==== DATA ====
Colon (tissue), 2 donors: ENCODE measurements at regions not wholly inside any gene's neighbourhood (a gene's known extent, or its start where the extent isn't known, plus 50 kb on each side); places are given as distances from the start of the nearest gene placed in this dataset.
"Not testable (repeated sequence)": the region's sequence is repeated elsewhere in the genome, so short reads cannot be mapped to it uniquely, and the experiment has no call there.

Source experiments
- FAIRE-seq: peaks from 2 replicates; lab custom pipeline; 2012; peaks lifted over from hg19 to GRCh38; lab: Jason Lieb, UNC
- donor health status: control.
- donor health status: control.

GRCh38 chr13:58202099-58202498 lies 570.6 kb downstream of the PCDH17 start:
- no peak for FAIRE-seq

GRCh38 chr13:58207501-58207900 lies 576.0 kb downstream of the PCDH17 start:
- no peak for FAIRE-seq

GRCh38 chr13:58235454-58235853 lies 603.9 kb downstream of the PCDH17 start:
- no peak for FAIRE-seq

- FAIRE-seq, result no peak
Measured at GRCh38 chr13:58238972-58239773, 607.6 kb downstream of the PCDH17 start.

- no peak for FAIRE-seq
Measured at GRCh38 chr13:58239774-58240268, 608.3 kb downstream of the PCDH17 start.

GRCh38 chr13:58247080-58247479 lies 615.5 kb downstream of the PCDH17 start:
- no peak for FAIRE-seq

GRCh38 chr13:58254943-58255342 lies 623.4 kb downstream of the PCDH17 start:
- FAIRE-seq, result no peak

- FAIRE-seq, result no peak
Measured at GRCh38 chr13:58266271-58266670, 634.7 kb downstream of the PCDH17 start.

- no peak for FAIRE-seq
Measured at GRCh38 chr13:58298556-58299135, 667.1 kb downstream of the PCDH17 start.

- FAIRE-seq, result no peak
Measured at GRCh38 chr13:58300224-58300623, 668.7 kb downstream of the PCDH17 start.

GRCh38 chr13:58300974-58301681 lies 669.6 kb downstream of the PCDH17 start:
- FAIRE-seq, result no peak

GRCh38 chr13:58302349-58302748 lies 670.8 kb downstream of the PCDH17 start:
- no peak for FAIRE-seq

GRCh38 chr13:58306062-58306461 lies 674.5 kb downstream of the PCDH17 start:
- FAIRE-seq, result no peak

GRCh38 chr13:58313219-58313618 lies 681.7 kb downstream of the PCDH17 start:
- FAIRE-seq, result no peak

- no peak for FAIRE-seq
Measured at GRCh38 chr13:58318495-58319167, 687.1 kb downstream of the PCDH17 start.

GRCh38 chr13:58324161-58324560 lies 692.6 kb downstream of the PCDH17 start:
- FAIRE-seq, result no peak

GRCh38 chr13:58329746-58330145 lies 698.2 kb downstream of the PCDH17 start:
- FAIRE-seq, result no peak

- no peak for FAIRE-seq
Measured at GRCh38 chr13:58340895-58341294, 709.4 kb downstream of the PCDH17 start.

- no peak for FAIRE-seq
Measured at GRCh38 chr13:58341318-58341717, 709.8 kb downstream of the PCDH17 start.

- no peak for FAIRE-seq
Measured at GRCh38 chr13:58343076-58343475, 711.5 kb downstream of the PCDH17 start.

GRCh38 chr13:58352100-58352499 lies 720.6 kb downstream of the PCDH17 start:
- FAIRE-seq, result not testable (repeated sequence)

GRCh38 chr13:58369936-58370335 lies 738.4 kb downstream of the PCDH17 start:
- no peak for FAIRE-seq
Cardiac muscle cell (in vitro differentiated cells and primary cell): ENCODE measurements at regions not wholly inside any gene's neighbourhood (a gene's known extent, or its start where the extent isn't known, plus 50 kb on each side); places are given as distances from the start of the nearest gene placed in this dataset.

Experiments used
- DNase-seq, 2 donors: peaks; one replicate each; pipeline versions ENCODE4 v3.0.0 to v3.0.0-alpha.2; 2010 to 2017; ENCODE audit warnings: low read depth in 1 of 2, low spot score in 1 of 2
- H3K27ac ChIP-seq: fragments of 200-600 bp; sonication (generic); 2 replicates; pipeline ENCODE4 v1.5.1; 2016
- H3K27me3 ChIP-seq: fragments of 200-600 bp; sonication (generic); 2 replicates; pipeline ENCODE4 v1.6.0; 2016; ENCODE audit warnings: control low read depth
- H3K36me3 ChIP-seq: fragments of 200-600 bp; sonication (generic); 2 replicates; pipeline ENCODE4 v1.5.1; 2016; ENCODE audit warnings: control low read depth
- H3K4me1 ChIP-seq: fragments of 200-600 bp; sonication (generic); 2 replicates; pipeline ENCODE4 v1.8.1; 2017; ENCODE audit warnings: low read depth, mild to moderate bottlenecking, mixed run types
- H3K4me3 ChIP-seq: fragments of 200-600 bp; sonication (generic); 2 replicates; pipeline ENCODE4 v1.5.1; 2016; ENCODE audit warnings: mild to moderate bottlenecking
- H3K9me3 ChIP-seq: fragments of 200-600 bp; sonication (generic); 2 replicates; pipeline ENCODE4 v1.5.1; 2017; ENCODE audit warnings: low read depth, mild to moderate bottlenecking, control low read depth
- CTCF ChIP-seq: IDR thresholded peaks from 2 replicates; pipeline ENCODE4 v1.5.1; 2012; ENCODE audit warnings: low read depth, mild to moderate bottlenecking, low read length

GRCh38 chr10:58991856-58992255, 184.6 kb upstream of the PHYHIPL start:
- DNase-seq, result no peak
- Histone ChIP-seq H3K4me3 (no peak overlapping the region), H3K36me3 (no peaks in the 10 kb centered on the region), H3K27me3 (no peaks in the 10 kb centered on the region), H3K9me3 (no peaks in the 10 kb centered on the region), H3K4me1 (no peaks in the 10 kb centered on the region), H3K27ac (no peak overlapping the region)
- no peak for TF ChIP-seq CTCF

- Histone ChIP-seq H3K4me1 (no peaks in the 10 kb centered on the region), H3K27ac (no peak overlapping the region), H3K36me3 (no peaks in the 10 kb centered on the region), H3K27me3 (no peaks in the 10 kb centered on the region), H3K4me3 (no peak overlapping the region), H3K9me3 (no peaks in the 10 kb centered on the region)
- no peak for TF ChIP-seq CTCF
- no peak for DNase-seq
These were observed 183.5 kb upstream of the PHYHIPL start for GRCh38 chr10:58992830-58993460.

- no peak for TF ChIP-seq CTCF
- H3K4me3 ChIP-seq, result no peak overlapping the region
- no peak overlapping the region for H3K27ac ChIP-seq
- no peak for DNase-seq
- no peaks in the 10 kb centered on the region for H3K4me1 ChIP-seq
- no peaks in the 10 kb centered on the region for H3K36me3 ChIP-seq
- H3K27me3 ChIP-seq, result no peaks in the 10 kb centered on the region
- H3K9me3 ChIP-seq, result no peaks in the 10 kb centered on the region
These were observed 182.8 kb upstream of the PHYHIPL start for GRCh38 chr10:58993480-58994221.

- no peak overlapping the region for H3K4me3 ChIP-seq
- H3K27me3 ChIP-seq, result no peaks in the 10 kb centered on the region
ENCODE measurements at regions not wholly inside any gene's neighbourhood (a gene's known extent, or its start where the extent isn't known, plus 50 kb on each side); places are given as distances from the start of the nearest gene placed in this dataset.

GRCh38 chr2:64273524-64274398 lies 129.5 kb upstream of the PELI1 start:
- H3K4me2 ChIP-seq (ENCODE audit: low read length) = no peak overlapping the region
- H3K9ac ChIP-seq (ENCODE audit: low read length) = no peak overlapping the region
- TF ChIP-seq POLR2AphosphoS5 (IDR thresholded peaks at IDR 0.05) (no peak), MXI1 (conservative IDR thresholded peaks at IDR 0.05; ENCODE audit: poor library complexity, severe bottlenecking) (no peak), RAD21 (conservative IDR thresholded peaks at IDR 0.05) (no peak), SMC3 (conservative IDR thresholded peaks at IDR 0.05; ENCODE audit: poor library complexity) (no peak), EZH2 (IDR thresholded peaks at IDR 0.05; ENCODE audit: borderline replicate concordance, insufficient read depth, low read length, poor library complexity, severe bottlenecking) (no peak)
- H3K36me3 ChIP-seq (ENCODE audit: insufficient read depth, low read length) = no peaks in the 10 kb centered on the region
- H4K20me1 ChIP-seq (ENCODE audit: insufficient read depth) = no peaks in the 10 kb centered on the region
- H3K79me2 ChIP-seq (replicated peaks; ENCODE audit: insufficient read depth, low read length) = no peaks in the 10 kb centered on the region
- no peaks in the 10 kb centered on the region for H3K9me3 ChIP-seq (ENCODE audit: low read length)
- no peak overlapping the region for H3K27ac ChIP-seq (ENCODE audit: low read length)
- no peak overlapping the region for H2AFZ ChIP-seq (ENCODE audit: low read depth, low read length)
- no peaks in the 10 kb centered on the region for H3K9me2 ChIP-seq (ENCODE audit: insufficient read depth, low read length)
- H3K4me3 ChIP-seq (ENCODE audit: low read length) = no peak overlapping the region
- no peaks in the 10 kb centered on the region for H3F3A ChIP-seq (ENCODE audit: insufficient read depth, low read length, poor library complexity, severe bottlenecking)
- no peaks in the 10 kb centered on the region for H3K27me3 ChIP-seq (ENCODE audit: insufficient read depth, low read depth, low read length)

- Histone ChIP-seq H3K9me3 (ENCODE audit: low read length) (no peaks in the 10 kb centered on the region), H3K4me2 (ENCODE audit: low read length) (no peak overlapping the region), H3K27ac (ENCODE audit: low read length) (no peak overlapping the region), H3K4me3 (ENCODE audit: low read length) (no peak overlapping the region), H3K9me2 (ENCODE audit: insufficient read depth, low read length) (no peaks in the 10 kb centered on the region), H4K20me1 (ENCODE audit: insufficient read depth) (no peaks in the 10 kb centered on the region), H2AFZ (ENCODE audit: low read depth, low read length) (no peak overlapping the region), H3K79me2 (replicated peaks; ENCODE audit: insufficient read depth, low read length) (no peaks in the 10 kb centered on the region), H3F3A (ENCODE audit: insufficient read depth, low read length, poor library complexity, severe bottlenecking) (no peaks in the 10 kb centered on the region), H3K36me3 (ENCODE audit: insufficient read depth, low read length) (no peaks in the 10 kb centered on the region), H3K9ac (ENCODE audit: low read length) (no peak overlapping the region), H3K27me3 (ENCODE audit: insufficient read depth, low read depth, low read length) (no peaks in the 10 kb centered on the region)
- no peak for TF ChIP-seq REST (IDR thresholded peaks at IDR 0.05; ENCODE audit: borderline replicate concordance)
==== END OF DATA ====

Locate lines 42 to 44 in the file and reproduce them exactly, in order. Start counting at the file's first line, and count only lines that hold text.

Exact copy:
Measured at GRCh38 chr13:58340895-58341294, 709.4 kb downstream of the PCDH17 start.

- no peak for FAIRE-seq
Measured at GRCh38 chr13:58341318-58341717, 709.8 kb downstream of the PCDH17 start.